Tuesday, November 22, 2016

Steven Okazaki's MIFUNE: THE LAST SAMURAI explores the life, times & films of a great actor

Toshirô Mifune was an important movie star for those of us, like TrustMovies, who spent their adolescence and early adulthood in the thrall of foreign language films -- the likes of which we'd never before seen in our still-young lives. From 1947 through 1995, the actor made more than 182 movie and television appearances, though his international breakout hit, Rashomon, did not arrive until 1950. (Another of his most acclaimed performances, in Stray Dog, came one year earlier, but that film was not released in the U.S. until 1963.)

In the 2015 documentary MIFUNE: THE LAST SAMURAI, filmmaker Steven Okazaki (shown at left) gives those of us who revered Mifune -- who was the first and best of the many "strong, silent types" (Clint Eastwood, for example) who followed after him -- the opportunity to learn a lot more than we've previously known about the man, his life and times. Mifune was Japanese, all right, but he was born in China (to Japanese parents) and raised in Dalian. He never actually lived in Japan until he was 21 and WWII was well under way. He served in Japan's military and fell into acting, as so many post-war Japanese did as a way to better survive.

Okazaki's movie begins by telling us of the greatness of Mifune (shown above and below) and what might not exist without him. But can the film make the case for all this? We get some interesting information on the history and culture -- particularly regarding Japanese cinema -- that was new to me, at least, and what the early "ronin" movies meant to Japanese audiences, given their themes of heroism and sacrifice.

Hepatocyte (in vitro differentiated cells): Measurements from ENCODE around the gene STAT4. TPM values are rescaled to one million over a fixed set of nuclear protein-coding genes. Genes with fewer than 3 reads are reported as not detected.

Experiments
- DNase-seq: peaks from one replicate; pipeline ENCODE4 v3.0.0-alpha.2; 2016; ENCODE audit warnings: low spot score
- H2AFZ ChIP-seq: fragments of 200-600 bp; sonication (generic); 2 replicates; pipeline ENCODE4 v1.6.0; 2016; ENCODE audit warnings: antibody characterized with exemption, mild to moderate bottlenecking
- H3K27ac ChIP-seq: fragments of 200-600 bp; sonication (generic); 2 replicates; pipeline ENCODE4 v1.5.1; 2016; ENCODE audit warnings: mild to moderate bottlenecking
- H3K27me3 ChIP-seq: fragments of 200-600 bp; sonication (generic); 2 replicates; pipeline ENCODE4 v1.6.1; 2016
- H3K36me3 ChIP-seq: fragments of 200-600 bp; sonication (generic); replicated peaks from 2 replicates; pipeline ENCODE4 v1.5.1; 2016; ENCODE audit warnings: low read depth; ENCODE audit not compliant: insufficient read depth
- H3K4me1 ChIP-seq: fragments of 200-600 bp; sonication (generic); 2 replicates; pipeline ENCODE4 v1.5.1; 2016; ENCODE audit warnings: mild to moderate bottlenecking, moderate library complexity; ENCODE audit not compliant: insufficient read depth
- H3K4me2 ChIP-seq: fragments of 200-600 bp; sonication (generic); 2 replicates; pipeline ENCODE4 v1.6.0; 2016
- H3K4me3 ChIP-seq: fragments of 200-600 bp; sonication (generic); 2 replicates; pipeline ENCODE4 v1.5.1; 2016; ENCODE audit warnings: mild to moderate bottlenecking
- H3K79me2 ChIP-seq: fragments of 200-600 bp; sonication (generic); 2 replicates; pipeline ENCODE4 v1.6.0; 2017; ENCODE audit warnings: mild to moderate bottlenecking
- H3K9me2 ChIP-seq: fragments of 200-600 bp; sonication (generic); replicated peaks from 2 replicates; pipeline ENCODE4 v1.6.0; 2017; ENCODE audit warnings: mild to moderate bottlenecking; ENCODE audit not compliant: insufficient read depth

We hear from various actors and other movie professionals who worked with Mifune, from his son -- who tells us that it was his father's compassion that made him so rebellious -- and from everyone concerned about Mifune's long and hugely productive relationship with the great filmmaker and collaborator, Akira Kurosawa (below, left).

The two men made multiple movies together and then suddenly parted ways, never to return. The why of this is explored somewhat, but even with all hands on deck and offering possible reasons, we never learn but haltingly and marginally what actually happened between the two men, who died within a year of each other -- Mifune in 1997, Kurosawa in 1998.

We do learn that two of Mifune's favorite things were cars and alcohol, though neither seems to have had too much of an adverse effect. Along the way, we discover that Toho Studios, where many of Mifune's most famous films were made, had little understanding of how to use women in its films. (Yes, Ozu worked elsewhere.) Steven Spielberg and Martin Scorsese chime in at points with interesting thoughts and opinions.

Coming in at just 85 minutes, the movie never for a moment bores as it dances and skips along. But one might have wanted more length, as well as more depth, for overall exploration. By its end, however, it does answer the question posed in my third paragraph, above: It absolutely makes the case for Mifune as an original, a landmark performer and a great actor.

From Strand Releasing, and spoken in English and Japanese (with English subtitles), the documentary opens this Friday, November 25, at the IFC Center in New York City, and on December 2 at Laemmle's Ahrya Fine Arts in Beverly Hills and Landmark's Kendall Square in Cambridge, Massachusetts. It will hit another ten cities over the weeks and months to come and eventually appear in DVD. Click here and then scroll down and click on Screenings in the task bar to see all currently scheduled playdates with theaters and cities listed.

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